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Shine a Light (2008)

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A career-spanning documentary on the Rolling Stones, with concert footage from their "A Bigger Bang" tour.

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4 nominations. See more awards »

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Cast

Cast overview, first billed only:
... Himself - The Rolling Stones: vocals / guitar / harmonica
... Himself - The Rolling Stones: guitar / vocals
... Himself - The Rolling Stones: drums
... Himself - The Rolling Stones: guitar
Darryl Jones ... Himself - The Rolling Stones: bass guitar
Chuck Leavell ... Himself - The Rolling Stones: keyboards
Bobby Keys ... Himself - The Rolling Stones: saxophone
Bernard Fowler ... Himself - The Rolling Stones: vocals
... Herself - The Rolling Stones: vocals
Blondie Chaplin ... Himself - The Rolling Stones: vocals
Tim Ries ... Himself - The Rolling Stones: saxophone / keyboards
Kent Smith ... Himself - The Rolling Stones: trumpet
Michael Davis ... Himself - The Rolling Stones: trombone
... Himself - Camera in Hand
... Herself
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Storyline

Martin Scorsese and the Rolling Stones unite in "Shine A Light," a look at The Rolling Stones." Scorcese filmed the Stones over a two-day period at the intimate Beacon Theater in New York City in fall 2006. Cinematographers capture the raw energy of the legendary band. Written by alfiehitchie

Plot Summary | Add Synopsis


Motion Picture Rating (MPAA)

Rated PG-13 for brief strong language, drug references and smoking | See all certifications »

Parents Guide:

 »
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Details

Country:

Language:

Release Date:

4 April 2008 (USA)  »

Also Known As:

Shine a Light: The IMAX Experience  »

Filming Locations:

 »

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Box Office

Opening Weekend USA:

$1,488,081, 6 April 2008, Limited Release

Gross USA:

$5,355,376, 15 June 2008
See more on IMDbPro »

Company Credits

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Technical Specs

Sound Mix:

| | | (IMAX version)

Aspect Ratio:

1.85 : 1
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Did You Know?

Trivia

The two Rolling Stones concerts filmed for "Shine a Light" took place at the Beacon Theatre in Manhattan. It is their second film to be shown in the IMAX format. Because of a lack of appropriate IMAX cinemas in Manhattan upon the release of the IMAX film "At The Max" in 1991, the film had to be shown at a non-conventional venue: the Beacon Theatre. See more »

Quotes

Mick Jagger: On the drums, Mr. Wang Dang Doodle, Charlie Watts. You Wanna say hello?
Charlie Watts: Hello.
Mick Jagger: He speaks.
See more »

Crazy Credits

Closing disclaimer: The preceding interviews and commentaries are for entertainment only. The views and opinions expressed therein are those of the of the individual speakers and do not necessarily represent the views and opinions of Paramount Classics, Shangri-La Entertainment, Concert Productions International or any of their respective affiliates or employees. See more »

Connections

Referenced in Best Worst Movie (2009) See more »

Soundtracks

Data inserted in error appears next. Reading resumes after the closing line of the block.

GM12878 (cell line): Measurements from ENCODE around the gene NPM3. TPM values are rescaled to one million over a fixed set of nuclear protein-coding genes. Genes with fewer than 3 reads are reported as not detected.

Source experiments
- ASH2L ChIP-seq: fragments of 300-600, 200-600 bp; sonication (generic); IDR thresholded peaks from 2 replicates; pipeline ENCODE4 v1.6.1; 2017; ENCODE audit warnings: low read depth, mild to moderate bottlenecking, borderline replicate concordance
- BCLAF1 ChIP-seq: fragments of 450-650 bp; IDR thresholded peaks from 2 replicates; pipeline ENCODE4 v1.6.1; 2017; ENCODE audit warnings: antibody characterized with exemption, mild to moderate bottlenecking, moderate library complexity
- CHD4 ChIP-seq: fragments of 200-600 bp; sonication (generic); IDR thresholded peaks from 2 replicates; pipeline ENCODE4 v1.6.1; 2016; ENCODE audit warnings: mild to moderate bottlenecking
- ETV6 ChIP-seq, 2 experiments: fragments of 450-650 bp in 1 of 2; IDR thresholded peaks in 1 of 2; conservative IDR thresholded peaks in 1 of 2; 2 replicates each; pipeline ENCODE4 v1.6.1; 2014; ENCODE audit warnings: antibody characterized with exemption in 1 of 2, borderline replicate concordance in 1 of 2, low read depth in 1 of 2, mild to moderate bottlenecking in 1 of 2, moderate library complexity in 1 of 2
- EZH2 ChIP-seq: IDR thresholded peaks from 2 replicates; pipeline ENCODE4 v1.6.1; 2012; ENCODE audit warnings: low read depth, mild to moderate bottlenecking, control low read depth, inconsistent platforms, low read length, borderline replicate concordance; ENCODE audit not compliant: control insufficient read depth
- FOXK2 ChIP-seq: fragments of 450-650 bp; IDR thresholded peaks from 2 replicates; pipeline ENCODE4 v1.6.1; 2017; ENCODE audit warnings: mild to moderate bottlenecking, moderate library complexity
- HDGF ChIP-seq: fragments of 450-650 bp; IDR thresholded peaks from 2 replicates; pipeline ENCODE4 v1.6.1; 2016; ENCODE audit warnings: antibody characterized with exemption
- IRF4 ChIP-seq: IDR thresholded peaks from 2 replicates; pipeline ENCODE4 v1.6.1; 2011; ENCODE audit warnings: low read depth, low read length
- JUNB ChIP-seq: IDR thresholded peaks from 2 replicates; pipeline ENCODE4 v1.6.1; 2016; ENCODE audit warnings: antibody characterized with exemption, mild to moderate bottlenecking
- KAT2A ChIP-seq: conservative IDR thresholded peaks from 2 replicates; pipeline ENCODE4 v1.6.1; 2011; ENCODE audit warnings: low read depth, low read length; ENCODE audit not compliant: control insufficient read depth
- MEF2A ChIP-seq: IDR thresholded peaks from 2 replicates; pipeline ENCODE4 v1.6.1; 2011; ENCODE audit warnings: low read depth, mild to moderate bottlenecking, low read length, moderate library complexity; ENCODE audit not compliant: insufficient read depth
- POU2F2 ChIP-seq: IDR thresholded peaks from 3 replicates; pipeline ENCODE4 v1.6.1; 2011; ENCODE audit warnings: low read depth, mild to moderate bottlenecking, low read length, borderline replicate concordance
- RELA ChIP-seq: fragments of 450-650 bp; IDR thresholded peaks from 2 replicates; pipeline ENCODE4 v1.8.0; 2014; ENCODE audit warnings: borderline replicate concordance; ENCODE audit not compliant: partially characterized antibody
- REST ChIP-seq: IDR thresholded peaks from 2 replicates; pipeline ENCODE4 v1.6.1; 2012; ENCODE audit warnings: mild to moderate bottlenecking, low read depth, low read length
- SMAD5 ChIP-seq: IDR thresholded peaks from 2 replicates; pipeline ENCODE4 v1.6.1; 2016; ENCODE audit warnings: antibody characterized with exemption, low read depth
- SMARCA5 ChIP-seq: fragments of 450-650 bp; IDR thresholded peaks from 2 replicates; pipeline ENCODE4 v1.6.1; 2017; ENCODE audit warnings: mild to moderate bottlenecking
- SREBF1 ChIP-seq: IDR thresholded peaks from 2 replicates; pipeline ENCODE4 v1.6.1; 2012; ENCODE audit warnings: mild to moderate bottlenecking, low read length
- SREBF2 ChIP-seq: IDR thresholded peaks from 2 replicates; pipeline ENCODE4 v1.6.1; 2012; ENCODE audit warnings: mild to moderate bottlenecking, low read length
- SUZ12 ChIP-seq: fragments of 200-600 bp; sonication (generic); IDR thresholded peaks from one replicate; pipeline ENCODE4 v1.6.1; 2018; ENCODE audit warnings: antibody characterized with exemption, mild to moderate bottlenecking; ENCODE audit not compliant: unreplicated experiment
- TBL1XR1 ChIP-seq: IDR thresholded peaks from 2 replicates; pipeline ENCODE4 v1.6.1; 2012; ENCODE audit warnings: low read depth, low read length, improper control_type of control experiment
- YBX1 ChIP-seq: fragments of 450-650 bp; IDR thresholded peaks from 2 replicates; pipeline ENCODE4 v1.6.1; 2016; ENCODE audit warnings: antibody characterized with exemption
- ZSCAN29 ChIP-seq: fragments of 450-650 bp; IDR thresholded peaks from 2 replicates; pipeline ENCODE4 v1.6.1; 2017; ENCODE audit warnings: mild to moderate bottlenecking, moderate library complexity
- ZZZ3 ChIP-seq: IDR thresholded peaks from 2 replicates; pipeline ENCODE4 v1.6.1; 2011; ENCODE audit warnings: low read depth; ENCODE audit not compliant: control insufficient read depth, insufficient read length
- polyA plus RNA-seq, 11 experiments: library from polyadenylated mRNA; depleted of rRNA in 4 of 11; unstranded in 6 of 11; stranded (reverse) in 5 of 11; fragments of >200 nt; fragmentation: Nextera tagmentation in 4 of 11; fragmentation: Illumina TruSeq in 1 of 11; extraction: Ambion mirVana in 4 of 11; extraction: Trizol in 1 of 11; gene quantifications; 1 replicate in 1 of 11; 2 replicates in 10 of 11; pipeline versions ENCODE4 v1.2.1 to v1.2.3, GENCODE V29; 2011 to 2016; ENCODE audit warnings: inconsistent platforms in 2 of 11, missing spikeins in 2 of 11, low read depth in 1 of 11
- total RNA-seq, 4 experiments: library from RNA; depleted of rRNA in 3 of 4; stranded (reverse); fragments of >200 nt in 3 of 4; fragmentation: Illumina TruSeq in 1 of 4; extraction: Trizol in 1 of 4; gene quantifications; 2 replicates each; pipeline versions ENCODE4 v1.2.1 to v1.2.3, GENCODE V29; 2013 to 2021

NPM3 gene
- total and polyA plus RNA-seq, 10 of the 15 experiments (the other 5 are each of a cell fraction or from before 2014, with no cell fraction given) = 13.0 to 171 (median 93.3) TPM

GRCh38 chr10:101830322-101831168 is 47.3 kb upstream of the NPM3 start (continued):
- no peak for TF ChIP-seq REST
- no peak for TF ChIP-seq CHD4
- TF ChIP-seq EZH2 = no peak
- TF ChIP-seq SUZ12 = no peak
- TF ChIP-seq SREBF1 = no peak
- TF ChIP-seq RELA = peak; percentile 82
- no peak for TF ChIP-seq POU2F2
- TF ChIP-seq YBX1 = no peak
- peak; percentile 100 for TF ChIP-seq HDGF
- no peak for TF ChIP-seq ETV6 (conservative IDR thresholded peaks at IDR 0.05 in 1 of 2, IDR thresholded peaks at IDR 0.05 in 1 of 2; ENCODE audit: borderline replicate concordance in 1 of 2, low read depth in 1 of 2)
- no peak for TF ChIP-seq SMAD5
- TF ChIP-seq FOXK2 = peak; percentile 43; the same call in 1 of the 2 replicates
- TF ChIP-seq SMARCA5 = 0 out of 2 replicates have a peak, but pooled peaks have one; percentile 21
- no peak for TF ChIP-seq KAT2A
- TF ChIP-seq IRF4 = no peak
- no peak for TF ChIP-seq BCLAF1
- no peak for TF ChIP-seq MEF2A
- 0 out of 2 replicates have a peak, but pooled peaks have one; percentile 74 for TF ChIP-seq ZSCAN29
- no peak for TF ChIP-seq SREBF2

Connection
Written by Mick Jagger and Keith Richards
Performed by The Rolling Stones
Courtesy of ABKCO Music, Inc.
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User Reviews

If only all concert films were like this
7 April 2008 | by See all my reviews

"Shine a Light" is Martin Scorsese's second real concert film after 1978's "The Last Waltz", which by now is generally acknowledged as a masterpiece and is my favorite film by the director. I really hope we will see more concert films from Scorsese in the future, because "Shine a Light" is further excellence from him. If all, or even a significant number of concert films were filmed with such skill and exuded such energy, there would be far more of them made and far more released theatrically.

"Shine a Light" is a concert film. I'm not sure I'd call it a documentary on the Rolling Stones so much as a filming (a brilliant filming) of an especially good concert they played recently. Scorsese is smart enough, however, to use interviews and clips from all stages of the Stones' career for purposes of humor and even commentary on various aspects of music and the music business, as well as the band itself.

Your average Rolling Stones fan waiting to see a Rolling Stones concert and who isn't a fan of film probably will be bored during the film's opening scenes, but for those interested in film, they provide a fascinating glimpse into the marriage of live music and film-making, which doesn't happen as much as it should. It's also quite an intimate look at the Stones as a bunch of people, exposing them in the same sort of way the non-concert scenes in "Gimme Shelter" did. Then again, how much of it is real and how much is an act is really the essential question that we will forever be asking about this band.

"Shine a Light" isn't a document of an important historical event like Scorsese's "The Last Waltz" or the Maysles Bros' "Gimme Shelter" was as a Rolling Stones film, so one shouldn't expect that sort of greatness from "Shine a Light". What one should expect is a great concert, filmed with great skill, tasteful guest appearances that do nothing but add to the music, and a gorgeous film interspersed tastefully with archive footage chosen carefully and played at just the right moments.

The Stones and Scorsese are on top form here, making this a memorable and exciting concert film and the sort of marriage of film-making and live music that really should happen more often.

8.5/10


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